(#391) Hotdogs, Weak Signals, and Promising Practices

What signals need to be heeded for the future?
How can you move “best practices” to “promising practices”?

One legend holds that a baseball scorecard salesman introduced the hotdog to the baseball park.

The story unfolds in 1905 when Harry M. Stevens, the “scorecard man,” noticed that ice cream was not selling well at the ballpark one day. He dispatched a few of his workers to buy some sausages and rolls.  Enough of the “red hots” sold that day to encourage Stevens to continue.

Whether he was or was not the first game day hotdog salesman does not matter as much as what Steven’s actions convey. He saw a signal for what became a future trend and an American staple—and, more importantly, he acted on it.

Steve Jobs and his staff recognized weak signals.  So did Mark Zuckerberg when he launched Facemash from his dorm room in 2003 and soon after was called before a Harvard board to answer questions about privacy (another weak signal it turns out).

Smyre and Richardson write about weak signals in their book.  These are signals that something is a foot, something is about to change, or needs to change.  They do not represent full-blown trends yet, but they indicate coming adjustments and shifts.

No matter what calling you follow, you and your colleagues no doubt follow “best practices.” These tried and true processes have proven to work well in your space.  They become habits.  And they may continue unquestioned when, in fact, they need to be re-evaluated, revised, or scrapped.  If we blindly follow the tried and true, they can easily become tired and not-so true.

In a few weeks I will facilitate a regional workshop in Raleigh, North Carolina on the topic of transformational teaching. An obvious place to start such a workshop is to examine what we currently do.  How will those same processes work, unchanged, in ten years?

For instance, do you prepare new faculty for the classroom in 2017 the same way you did in 1997? Doubtful.

This has applicability for corporate training programs and professional development in general.  Do building contractors, using another example, train for and apply the same building codes today like they did ten years ago? Again, doubtful.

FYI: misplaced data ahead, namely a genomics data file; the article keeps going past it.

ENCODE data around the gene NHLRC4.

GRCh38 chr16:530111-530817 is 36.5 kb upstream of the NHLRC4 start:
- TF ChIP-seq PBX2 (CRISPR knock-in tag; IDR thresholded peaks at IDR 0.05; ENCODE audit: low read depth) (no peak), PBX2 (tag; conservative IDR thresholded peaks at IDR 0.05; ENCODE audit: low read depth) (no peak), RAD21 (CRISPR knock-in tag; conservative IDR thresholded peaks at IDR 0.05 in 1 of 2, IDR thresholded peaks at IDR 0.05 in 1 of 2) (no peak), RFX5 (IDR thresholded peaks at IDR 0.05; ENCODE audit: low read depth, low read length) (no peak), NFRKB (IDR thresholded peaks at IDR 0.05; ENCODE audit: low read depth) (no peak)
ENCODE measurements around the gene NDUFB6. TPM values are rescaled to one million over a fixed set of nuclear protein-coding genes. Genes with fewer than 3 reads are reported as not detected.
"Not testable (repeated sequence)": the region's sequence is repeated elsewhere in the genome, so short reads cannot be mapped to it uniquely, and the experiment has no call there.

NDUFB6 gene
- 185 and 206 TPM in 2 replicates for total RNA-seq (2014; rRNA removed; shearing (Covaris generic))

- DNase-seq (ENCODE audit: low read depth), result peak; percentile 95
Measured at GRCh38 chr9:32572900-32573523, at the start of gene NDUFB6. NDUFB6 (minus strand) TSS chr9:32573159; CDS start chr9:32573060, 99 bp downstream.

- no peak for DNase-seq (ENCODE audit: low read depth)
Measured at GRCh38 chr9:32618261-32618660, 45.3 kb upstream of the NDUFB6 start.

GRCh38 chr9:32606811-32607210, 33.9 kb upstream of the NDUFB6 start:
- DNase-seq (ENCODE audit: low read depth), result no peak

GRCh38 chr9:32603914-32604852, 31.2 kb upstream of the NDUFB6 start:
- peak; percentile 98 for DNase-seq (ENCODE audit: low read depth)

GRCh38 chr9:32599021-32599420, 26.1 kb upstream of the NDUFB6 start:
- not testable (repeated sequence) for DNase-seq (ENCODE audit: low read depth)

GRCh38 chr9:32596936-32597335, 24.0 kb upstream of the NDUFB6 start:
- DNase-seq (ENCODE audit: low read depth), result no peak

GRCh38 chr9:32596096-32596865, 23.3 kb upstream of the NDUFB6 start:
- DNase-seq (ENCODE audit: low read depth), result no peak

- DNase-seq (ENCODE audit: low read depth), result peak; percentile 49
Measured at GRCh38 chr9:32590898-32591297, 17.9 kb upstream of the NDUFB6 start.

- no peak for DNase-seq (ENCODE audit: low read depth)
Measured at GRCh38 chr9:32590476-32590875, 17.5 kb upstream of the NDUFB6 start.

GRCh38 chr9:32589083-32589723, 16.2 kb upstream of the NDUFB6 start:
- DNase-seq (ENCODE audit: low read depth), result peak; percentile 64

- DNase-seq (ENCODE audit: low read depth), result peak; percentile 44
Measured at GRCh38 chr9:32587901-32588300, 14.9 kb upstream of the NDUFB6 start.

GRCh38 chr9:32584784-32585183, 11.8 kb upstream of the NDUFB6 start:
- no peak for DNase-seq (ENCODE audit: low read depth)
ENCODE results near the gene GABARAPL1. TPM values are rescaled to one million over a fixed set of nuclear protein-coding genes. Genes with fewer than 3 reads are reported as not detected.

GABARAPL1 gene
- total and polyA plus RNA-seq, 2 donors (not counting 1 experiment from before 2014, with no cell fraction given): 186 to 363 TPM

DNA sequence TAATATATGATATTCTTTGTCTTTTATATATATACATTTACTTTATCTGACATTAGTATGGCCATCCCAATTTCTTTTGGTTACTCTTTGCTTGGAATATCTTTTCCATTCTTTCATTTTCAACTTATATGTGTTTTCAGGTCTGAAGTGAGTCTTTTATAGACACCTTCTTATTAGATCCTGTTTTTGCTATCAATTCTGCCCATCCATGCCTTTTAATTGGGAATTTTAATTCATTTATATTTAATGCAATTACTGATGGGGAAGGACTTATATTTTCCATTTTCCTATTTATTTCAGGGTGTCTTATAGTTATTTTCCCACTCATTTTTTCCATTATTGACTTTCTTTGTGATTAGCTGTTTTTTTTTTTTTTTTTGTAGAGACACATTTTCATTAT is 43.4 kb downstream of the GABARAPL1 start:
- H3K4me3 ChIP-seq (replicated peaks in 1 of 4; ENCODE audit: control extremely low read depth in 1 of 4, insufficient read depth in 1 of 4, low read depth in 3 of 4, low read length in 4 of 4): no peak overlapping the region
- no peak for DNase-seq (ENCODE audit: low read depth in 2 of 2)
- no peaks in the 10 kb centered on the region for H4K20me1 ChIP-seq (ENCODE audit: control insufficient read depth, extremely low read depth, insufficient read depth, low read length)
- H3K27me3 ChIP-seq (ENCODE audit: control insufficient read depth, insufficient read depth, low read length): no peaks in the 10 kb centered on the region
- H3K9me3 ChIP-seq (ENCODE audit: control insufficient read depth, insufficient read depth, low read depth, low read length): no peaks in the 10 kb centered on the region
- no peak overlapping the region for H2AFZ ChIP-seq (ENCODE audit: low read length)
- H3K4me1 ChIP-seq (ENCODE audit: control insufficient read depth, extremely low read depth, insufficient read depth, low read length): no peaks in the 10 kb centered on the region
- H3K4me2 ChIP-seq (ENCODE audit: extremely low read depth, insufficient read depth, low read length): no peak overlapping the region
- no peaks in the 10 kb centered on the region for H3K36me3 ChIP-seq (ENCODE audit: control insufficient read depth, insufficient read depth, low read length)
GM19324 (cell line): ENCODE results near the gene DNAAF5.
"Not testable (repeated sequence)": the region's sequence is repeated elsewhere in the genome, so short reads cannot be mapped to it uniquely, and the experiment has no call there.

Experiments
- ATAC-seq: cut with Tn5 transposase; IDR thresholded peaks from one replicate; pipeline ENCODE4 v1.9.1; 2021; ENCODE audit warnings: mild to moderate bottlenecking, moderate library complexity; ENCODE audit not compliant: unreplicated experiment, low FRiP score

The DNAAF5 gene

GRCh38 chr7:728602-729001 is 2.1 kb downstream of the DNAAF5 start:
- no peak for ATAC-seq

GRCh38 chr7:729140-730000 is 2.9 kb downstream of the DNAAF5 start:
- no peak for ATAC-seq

A neighbor works for an insurance company. She does all of her work from home. She loves the freedom and flexibility. But, she shared with me, she misses working with (that is, physically connecting/seeing) colleagues.  Is that a weak signal for those who “telecommute” for their jobs?

The following rank as a few of the areas where signals indicate change in education:

  • Student demographics
  • Faculty demographics
  • Trigger warnings
  • Technology in the classroom
  • Virtual teaching and collegiality
  • Virtual teaching and resilience

Think of your calling. Your office. Your space.  What signals need to be heeded for the future?  How can you move “best practices” to “promising practices”?

Video recommendation for the week:

One way to recognize weak signals is to shift the spotlight of where you typically focus.  What seems small today that may be big in the future?

Make it an inspiring week and H.T.R.B. as needed.

For information about and to order my new book, Stories About Teaching, Learning, and Resilience: No Need to be an Island, click here.

My podcasts: The Growth and Resilience Network™ (http://stevepiscitelli.com/media-broadcast/podcast).

My programs and webinars: website  (http://stevepiscitelli.com/programs/what-i-do) and (http://stevepiscitelli.com/programs/webinars).

Pearson Education publishes my student textbooks for life success—Choices for College Success (3rd edition) and Study Skills: Do I Really Need This Stuff? (3rd edition).

(c) 2017. Steve Piscitelli. All rights reserved.

About stevepiscitelli

Community Advocate-Author-Pet Therapy Team Member
This entry was posted in awareness, creating your future, Critical Thinking, curiosity, habits, Reflection, Reflective practice, resilience and tagged , , , , , , , , , . Bookmark the permalink.

8 Responses to (#391) Hotdogs, Weak Signals, and Promising Practices

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